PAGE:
Comment by jmar777 — August 5, 2008

It’s a very neat solution that will work 99% of the times it used, depends on the viewer/audience.
On FireFox 3 all image downloading is easy by clicking on the favico than ‘More information…’, than select ‘Media’ and you are able to select all graphics on the page and press ‘Save As…’. So even a regular user could do this IF he knows this feature.

Comment by IvoLimmen — August 5, 2008

@Laurent V., robbertbroersma, Adam Nemeth, – Congrats you just saved the blank.gif :)

I think this script is effective at its target audience, before flaming the guy, give his article a good read, and give his example a spin :)

Dion did you post with the intention of public ridicule?
Your comment sure did call in the trolls. Meh.

Comment by jdalton — August 5, 2008

This is a totally different way to protect images, but I think it works a lot better… instead of trying to keep the user from saving the image, it instead relies on CSS to reorder a previously scrambled image. Scrambling is a simple two-liner in ImageMagick (if only I had written it down :) , I’ll post again if I can find it). The big plus is that it needs no JS and only minimal CSS. The downside is that somebody without any CSS support won’t be able to view it.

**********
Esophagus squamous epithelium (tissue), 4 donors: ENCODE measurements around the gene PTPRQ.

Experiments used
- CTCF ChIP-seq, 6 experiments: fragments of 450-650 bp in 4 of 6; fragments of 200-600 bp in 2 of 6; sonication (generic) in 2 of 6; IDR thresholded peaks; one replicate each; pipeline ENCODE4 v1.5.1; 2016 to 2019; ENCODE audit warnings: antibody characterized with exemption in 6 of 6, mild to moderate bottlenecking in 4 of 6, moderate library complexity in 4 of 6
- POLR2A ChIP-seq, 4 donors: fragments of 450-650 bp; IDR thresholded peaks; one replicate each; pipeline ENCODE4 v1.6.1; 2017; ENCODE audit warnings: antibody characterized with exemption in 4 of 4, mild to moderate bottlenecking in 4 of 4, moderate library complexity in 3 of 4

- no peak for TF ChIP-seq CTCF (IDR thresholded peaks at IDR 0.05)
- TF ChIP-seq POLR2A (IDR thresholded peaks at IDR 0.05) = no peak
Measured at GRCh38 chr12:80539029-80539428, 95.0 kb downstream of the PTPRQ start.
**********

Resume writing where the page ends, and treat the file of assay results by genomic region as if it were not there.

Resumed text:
Of course, this does’t keep anybody who is dedicated enough to write a quick script to reassemble the image or take screenshots, but it’s quite good at preventing bots from copying the images.


Comment by Hans Schmucker — August 5, 2008

In many cases, “protecting 99% of the cases” is not sufficient. If I am serious about protecting my work, I wouldn’t use this solution since I can simply use File -> Save Page As to make a copy of all the resources. When I saved the sample page, the main image was saved as 6.jpg. So, I don’t know if the statement, “protects 99% of the cases” is even true since the above is a straightforward action.